What name ancient Egyptians called the statue is not completely known. The commonly used name “Sphinx” was given to it in Antiquity based on the legendary Greek creature with the body of a lion, the head of a woman and the wings of an eagle, though Egyptian sphinxes have the head of a man. The word “sphinx” comes from the Greek —sphingo, meaning “to strangle,” as the sphinx from Greek mythology strangled anyone incapable of answering her riddle. A few, however, have postulated it to be a corruption of the ancient Egyptian Shesep-ankh, a name applied to royal statues in the Fourth Dynasty, though it came to be more specifically associated with the Great Sphinx in the New Kingdom. In medieval texts, the names balhib and bilhaw referring to the Sphinx are attested, including by Egyptian historian Maqrizi, which suggest Coptic constructions, but the Egyptian Arabic name Abul-Hôl, which translates as “Father of Terror,” came to be more widely used.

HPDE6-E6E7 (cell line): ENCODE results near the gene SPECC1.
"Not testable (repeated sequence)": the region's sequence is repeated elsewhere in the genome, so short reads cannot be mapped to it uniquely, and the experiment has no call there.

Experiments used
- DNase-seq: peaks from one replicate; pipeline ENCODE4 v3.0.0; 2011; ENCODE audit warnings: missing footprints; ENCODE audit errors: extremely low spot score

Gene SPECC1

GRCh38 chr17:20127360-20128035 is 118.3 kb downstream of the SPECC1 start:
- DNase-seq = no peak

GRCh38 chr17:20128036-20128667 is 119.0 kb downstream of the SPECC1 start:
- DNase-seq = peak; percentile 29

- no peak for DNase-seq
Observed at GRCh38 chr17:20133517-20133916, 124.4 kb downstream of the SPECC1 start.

The Great Sphinx in 1867. Note its unrestored original condition, still partially buried body, and a man standing beneath its ear.The Great Sphinx is a statue with the face of a man and the body of a lion. Carved out of the surrounding limestone bedrock, it is 57 meters (185 feet) long, 6 meters (20 feet) wide, and has a height of 20 meters (65 feet), making it the largest single-stone statue in the world. Blocks of stone weighing upwards of 200 tons were quarried in the construction phase to build the adjoining Sphinx Temple. It is located on the west bank of the Nile River within the confines of the Giza pyramid field. The Great Sphinx faces due east, with a small temple between its paws.


Restoration


After the Giza necropolis was abandoned, the Sphinx became buried up to its shoulders in sand. The first attempt to dig it out dates back to 1400 B.C.E., when the young Tutmosis IV formed an excavation party which, after much effort, managed to dig the front paws out. Tutmosis IV had a granite stela known as the "Dream Stela" placed between the paws. The stela reads, in part: